To limit how much rice impacts your blood sugar after a meal, consider choosing more whole grain options versus white or even enriched rice.

Rice and other common pantry staples.

A cup of white rice has 45 grams of carbohydrates, about the same amount of carbohydrates as a can of soda at 38 grams—this can be bad for your blood sugar levels. The problem with white rice is that it's been stripped of its bran and germ, leaving only the starchy endosperm. It makes it a high-glycemic food, meaning it causes your blood sugar to spike quickly. And when blood sugar spikes, insulin levels also rise. 

Over time, high insulin levels can increase your risk of type 2 diabetes. In addition to its effect on blood sugar levels, white rice can also cause constipation compared to brown rice. It contains very little fiber, which is essential for a healthy digestive system for most people.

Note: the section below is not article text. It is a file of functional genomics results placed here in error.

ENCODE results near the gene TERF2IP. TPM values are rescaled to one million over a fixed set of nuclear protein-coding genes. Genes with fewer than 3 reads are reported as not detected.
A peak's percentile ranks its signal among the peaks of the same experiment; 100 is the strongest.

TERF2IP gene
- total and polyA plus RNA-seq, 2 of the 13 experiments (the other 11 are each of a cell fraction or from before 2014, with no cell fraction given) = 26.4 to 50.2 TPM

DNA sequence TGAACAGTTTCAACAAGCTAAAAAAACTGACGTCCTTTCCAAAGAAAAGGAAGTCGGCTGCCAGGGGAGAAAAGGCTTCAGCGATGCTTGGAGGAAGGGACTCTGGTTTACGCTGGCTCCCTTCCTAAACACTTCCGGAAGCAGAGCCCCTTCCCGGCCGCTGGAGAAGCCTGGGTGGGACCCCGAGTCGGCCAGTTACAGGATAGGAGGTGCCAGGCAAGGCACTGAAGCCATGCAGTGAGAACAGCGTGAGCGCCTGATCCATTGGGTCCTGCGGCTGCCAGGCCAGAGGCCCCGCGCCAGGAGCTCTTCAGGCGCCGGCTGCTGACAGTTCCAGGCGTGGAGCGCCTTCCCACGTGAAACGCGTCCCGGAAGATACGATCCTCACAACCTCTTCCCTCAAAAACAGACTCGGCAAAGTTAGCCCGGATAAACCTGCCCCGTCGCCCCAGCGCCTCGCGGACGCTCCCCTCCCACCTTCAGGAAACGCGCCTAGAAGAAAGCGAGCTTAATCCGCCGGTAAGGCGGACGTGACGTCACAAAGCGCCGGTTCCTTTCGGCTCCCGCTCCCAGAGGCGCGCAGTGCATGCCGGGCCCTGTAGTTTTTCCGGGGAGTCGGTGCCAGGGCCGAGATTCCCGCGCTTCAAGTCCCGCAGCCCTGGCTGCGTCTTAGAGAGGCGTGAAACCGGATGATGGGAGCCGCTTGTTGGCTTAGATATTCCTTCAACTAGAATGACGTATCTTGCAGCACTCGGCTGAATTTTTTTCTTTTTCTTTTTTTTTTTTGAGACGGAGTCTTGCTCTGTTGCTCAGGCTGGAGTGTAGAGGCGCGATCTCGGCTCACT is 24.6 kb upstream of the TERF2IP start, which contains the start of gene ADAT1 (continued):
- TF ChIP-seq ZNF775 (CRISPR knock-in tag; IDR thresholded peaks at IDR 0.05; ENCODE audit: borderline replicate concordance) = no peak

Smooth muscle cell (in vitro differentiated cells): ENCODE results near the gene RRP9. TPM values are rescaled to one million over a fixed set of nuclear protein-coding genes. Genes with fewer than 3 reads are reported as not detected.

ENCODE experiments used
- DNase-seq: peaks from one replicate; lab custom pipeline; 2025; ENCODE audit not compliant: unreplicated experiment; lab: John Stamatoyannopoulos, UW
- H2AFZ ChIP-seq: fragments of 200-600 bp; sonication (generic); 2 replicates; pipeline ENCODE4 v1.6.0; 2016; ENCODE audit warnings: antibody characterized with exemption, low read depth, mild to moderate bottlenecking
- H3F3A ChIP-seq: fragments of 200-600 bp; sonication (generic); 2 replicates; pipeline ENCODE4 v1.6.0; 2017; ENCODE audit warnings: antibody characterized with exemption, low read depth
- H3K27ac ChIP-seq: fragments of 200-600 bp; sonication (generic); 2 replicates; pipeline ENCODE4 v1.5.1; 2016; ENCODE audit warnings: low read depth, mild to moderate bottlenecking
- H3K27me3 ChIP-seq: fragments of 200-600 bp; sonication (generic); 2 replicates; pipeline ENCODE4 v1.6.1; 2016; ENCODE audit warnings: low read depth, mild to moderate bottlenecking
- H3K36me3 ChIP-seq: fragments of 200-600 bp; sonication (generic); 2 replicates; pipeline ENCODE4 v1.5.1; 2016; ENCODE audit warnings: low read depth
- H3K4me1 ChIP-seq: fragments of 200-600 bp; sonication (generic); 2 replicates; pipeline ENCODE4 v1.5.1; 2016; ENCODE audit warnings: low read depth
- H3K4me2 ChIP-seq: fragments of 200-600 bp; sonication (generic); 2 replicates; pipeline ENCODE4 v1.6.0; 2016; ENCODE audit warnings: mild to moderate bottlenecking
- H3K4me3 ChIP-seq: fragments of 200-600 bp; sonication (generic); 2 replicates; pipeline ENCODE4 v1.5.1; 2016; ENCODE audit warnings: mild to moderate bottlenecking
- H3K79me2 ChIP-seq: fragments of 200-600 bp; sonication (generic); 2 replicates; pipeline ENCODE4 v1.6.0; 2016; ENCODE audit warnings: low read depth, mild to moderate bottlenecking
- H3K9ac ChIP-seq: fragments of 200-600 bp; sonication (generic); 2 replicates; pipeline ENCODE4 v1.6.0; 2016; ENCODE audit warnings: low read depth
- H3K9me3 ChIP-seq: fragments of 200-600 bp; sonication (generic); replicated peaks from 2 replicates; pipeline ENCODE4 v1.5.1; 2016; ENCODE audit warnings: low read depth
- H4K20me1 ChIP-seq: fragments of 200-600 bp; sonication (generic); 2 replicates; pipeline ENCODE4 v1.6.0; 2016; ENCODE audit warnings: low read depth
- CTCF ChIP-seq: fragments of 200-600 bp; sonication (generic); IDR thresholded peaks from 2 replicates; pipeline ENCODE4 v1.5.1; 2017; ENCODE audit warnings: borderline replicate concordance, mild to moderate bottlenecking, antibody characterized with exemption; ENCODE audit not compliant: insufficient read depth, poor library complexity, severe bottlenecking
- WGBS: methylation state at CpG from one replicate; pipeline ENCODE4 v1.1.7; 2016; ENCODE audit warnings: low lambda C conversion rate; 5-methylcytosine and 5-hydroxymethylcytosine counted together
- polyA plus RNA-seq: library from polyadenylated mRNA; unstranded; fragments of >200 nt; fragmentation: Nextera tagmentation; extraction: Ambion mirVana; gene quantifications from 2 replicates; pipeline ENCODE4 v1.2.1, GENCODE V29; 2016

If you're looking to maintain steady blood sugar levels and avoid constipation, brown rice is better. It contains all three parts of the grain (bran, germ, and endosperm), so it has more fiber and nutrients than white rice. Brown rice also has a lower glycemic index, meaning it typically won't cause your blood sugar to spike as quickly.

Glycemic Index of Rice

The glycemic index is a system of ranking foods based on their effects on blood sugar levels. Ffoods with a high glycemic index raise blood sugar levels quickly, while those with a low glycemic index typically have a slower, more gradual effect.